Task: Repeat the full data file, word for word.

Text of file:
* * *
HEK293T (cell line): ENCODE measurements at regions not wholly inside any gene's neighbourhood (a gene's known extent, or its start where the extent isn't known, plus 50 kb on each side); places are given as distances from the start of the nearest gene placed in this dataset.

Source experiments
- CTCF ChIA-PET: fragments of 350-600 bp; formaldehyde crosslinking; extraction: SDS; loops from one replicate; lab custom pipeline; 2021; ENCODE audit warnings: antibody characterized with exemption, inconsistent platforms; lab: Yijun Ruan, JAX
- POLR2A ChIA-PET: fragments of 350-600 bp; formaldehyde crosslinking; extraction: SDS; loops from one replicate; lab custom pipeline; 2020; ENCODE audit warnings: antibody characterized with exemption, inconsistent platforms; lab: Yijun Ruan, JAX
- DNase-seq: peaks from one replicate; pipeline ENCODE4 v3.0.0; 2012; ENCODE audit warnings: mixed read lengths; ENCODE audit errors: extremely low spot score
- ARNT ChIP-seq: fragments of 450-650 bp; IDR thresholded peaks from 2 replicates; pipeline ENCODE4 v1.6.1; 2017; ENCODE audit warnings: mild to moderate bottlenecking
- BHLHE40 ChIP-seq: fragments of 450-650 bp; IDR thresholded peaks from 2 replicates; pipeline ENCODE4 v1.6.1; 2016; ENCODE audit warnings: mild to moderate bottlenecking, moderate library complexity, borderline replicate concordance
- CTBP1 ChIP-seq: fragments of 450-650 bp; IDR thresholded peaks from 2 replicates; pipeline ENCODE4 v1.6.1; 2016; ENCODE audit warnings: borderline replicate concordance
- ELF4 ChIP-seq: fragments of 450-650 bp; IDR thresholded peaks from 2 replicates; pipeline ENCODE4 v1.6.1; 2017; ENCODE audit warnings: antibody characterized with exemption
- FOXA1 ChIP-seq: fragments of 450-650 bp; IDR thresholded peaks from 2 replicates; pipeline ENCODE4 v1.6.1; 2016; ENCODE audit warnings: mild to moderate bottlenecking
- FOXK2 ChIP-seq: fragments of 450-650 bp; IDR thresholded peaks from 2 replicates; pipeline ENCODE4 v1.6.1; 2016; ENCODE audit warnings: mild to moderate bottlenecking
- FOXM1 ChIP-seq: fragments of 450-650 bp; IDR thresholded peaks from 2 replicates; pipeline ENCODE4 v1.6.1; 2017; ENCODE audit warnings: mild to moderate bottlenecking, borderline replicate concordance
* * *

HEK293T (cell line): ENCODE measurements at regions not wholly inside any gene's neighbourhood (a gene's known extent, or its start where the extent isn't known, plus 50 kb on each side); places are given as distances from the start of the nearest gene placed in this dataset.

Source experiments
- CTCF ChIA-PET: fragments of 350-600 bp; formaldehyde crosslinking; extraction: SDS; loops from one replicate; lab custom pipeline; 2021; ENCODE audit warnings: antibody characterized with exemption, inconsistent platforms; lab: Yijun Ruan, JAX
- POLR2A ChIA-PET: fragments of 350-600 bp; formaldehyde crosslinking; extraction: SDS; loops from one replicate; lab custom pipeline; 2020; ENCODE audit warnings: antibody characterized with exemption, inconsistent platforms; lab: Yijun Ruan, JAX
- DNase-seq: peaks from one replicate; pipeline ENCODE4 v3.0.0; 2012; ENCODE audit warnings: mixed read lengths; ENCODE audit errors: extremely low spot score
- ARNT ChIP-seq: fragments of 450-650 bp; IDR thresholded peaks from 2 replicates; pipeline ENCODE4 v1.6.1; 2017; ENCODE audit warnings: mild to moderate bottlenecking
- BHLHE40 ChIP-seq: fragments of 450-650 bp; IDR thresholded peaks from 2 replicates; pipeline ENCODE4 v1.6.1; 2016; ENCODE audit warnings: mild to moderate bottlenecking, moderate library complexity, borderline replicate concordance
- CTBP1 ChIP-seq: fragments of 450-650 bp; IDR thresholded peaks from 2 replicates; pipeline ENCODE4 v1.6.1; 2016; ENCODE audit warnings: borderline replicate concordance
- ELF4 ChIP-seq: fragments of 450-650 bp; IDR thresholded peaks from 2 replicates; pipeline ENCODE4 v1.6.1; 2017; ENCODE audit warnings: antibody characterized with exemption
- FOXA1 ChIP-seq: fragments of 450-650 bp; IDR thresholded peaks from 2 replicates; pipeline ENCODE4 v1.6.1; 2016; ENCODE audit warnings: mild to moderate bottlenecking
- FOXK2 ChIP-seq: fragments of 450-650 bp; IDR thresholded peaks from 2 replicates; pipeline ENCODE4 v1.6.1; 2016; ENCODE audit warnings: mild to moderate bottlenecking
- FOXM1 ChIP-seq: fragments of 450-650 bp; IDR thresholded peaks from 2 replicates; pipeline ENCODE4 v1.6.1; 2017; ENCODE audit warnings: mild to moderate bottlenecking, borderline replicate concordance